Plants of Nepal
(22 February 2018)
Nepal boasts a stunning landscape with an outstanding diversity of plant and animal life. The following are some of the interesting plants I came across when trekking in the Pokhara region:
Rhododendron anthopogon, locally known as Sunpati, is a small evergreen shrub around 60cm to 2m with soft yellow flowers from May through to July (late spring and summer). R. anthopogon occurs in open alpine and lightly forested areas with altitudes of 3000m to 4000m below the snowline.
Rhododendron anthopogon grows in well drained, acidic soils with deep layers of humus. It prefers reliable moisture but tolerates some drying out. These iconic plants also appear to cope with the moderate levels of dust and pollution apparent in the region, particularly during the winter dry season.
Rhododendron anthopogon is a national symbol of Nepal, and is famous for its essential oil and medicinal properties. Interestingly, it is the only variety of this large genus which is non-toxic and whose aerial parts are steam distilled. Amongst its invaluable uses, leaves and flowers of Sunpati are utilised in Nepal to invigorate digestion and appetite, as well as for the treatment of common colds. It is also widely used as incense for its exceptional aroma. The essential oil can be used externally to treat arthritis, soothe sore muscles and invigorate the soul.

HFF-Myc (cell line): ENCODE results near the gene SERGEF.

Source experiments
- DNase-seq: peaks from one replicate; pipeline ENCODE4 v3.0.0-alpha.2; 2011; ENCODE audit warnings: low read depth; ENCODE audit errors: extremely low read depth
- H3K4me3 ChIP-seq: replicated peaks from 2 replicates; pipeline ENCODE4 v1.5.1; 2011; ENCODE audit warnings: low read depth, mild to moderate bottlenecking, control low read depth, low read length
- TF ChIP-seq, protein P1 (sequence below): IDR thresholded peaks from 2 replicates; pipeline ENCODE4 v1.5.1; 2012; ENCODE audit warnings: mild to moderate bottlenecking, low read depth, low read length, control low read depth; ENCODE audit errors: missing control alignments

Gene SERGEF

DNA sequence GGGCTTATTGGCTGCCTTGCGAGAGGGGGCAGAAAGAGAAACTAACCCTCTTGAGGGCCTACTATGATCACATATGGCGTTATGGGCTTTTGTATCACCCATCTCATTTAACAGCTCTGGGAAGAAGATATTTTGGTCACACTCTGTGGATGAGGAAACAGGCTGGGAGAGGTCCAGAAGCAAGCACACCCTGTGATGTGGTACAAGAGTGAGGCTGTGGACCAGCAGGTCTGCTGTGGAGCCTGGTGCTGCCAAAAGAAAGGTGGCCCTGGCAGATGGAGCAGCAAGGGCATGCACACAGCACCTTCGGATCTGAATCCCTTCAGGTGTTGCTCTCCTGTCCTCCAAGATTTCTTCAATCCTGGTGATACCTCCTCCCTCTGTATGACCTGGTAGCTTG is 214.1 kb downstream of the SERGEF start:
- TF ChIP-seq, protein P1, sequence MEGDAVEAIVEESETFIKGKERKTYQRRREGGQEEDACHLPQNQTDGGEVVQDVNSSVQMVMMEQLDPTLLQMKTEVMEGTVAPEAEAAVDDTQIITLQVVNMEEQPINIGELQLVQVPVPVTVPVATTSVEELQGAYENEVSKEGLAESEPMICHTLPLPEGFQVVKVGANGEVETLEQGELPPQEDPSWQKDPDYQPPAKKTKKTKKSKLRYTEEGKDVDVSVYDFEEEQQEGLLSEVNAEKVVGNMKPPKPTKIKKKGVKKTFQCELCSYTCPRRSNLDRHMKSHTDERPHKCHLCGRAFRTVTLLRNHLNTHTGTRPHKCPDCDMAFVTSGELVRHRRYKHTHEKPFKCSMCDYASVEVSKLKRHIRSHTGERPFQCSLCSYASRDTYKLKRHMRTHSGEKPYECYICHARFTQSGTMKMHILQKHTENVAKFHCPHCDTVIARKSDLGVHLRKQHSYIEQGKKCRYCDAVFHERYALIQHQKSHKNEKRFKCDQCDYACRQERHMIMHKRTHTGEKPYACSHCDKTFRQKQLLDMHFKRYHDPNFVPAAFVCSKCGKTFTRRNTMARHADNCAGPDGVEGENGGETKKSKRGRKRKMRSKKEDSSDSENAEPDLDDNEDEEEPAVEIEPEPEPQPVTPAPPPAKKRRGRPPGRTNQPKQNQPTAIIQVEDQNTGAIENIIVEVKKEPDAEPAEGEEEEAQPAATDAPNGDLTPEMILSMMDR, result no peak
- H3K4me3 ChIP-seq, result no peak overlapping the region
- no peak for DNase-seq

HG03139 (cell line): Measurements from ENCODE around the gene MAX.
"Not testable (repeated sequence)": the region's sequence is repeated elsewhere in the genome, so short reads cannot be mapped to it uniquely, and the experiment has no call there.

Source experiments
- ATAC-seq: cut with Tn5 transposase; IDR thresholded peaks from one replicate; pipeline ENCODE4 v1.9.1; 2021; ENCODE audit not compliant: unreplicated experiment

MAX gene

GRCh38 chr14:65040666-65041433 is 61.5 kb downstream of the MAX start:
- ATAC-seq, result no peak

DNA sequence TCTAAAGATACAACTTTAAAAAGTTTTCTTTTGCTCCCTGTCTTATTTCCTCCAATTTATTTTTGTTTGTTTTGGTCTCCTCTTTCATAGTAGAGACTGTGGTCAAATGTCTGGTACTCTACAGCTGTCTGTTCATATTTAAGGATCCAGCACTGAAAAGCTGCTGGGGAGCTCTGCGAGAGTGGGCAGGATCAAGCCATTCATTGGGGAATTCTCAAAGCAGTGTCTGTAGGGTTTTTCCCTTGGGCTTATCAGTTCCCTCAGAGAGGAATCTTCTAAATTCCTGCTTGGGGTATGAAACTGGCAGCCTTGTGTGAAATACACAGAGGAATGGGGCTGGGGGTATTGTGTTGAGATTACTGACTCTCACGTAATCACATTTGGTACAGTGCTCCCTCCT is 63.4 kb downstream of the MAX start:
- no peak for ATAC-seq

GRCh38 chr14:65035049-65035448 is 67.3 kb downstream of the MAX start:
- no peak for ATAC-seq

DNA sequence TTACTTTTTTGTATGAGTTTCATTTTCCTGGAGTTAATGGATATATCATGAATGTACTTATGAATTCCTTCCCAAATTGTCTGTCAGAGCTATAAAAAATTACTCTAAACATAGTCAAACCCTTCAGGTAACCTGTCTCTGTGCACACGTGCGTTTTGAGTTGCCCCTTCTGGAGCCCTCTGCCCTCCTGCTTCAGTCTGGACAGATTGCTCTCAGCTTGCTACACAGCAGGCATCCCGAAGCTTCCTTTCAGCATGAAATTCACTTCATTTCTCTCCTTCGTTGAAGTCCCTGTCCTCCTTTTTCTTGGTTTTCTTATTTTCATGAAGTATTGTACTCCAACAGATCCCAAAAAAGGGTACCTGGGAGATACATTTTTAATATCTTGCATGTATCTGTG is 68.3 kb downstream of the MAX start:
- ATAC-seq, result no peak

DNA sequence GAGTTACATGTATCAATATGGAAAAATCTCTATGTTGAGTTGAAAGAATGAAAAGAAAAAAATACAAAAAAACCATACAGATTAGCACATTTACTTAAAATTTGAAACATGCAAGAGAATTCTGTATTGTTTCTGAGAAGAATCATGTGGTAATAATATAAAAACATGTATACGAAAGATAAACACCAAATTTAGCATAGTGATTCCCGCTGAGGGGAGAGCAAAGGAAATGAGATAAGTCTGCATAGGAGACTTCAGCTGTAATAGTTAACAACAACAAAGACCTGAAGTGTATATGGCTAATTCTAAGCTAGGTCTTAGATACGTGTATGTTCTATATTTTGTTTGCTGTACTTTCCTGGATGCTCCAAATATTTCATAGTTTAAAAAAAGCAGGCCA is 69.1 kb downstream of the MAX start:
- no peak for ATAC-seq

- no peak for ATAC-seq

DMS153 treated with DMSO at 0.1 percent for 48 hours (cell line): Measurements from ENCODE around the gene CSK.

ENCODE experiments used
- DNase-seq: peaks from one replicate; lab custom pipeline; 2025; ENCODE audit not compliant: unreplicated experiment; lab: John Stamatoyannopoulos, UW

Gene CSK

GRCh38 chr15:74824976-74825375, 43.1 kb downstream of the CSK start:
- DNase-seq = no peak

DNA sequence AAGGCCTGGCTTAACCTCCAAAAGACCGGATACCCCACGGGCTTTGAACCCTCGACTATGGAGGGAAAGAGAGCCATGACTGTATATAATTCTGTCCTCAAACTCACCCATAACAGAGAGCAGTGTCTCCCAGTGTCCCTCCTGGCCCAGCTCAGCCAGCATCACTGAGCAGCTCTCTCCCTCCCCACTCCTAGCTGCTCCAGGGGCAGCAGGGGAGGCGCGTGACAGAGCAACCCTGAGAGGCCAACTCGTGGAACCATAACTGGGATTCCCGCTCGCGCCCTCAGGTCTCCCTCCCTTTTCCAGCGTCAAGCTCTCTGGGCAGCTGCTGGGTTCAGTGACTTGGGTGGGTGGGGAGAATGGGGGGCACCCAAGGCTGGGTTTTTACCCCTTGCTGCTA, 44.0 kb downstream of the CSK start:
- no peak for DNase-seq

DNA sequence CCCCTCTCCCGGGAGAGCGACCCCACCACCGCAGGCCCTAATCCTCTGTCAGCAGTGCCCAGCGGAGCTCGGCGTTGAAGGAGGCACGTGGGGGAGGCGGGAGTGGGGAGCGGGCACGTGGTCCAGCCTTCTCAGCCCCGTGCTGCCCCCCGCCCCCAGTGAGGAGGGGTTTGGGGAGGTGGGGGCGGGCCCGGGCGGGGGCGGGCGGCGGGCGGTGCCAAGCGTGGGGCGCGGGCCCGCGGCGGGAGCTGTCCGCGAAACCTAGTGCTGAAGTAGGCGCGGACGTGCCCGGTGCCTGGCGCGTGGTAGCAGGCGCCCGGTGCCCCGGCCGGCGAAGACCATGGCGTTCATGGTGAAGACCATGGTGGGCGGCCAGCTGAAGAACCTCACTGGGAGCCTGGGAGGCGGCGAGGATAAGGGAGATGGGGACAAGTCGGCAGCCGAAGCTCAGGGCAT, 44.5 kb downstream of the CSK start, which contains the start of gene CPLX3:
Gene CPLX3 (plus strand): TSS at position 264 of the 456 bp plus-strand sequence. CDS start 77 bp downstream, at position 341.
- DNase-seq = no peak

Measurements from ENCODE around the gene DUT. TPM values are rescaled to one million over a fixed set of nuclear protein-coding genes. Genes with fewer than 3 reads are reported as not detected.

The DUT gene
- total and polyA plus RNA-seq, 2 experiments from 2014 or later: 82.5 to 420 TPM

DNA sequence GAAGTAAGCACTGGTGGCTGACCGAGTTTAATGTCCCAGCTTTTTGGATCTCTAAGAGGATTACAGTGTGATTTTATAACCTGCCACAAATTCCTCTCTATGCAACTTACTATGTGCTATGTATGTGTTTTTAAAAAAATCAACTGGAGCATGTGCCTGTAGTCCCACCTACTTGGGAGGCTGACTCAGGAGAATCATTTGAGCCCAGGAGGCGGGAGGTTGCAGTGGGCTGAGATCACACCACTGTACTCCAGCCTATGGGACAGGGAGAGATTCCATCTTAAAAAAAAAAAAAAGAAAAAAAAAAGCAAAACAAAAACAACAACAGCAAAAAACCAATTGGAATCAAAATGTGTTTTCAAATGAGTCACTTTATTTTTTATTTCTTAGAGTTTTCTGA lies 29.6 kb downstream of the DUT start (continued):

Daphne bholua, commonly known as Nepalese Paper Plant, is a mostly evergreen shrub (semi-deciduous in higher altitudes), occurring in altitudes of 1500m to 3500m in forest margins and grassy areas. The shrub is sparse to moderately bushy in its natural environment and grows to around 2m and as high as 4m in its 5 to 10 year lifespan.
During winter Daphne bholua is covered in distinctly perfumed white flowers with a pink tinge (many of you would be familiar with the related species, D. odora, a popular potted plant in cool temperate to sub-tropical climates in Australia). I was fortunate enough to see this beautiful plant in full flower when I was trekking in the Panchase Bhanjyang region.
Daphne bholua grows in moderate to well-drained soils with some acidity. They tolerate periods of dryness in their natural environment but require reliable moisture in cultivation.
In Nepal, Daphne bholua is commonly known as Baruwa and is used for traditional paper making. Fibre from the inner bark is also used to make rope. And although toxic if used incorrectly, D. bholua is used as a traditional medicine to treat fevers.
Daphniphyllum himalayense, is a frost hardy large shrub or small tree to 6m. Its large shiny green leaves with red stems are not unlike Portuguese laurel in appearance (Prunus lusitanica). D. himalayense is dioecious, meaning each individual has either male or female reproductive organs. It grows in relatively high altitudes and tolerates a range of well drained soils including clays.
Daphniphyllum himalayense has quality timber which is used in wood turning endeavours, and when dried and powdered, the wood is used as a dye.
D. himalayense has potential in cultivation in climates such as ours and can be propagated readily by fertile seed.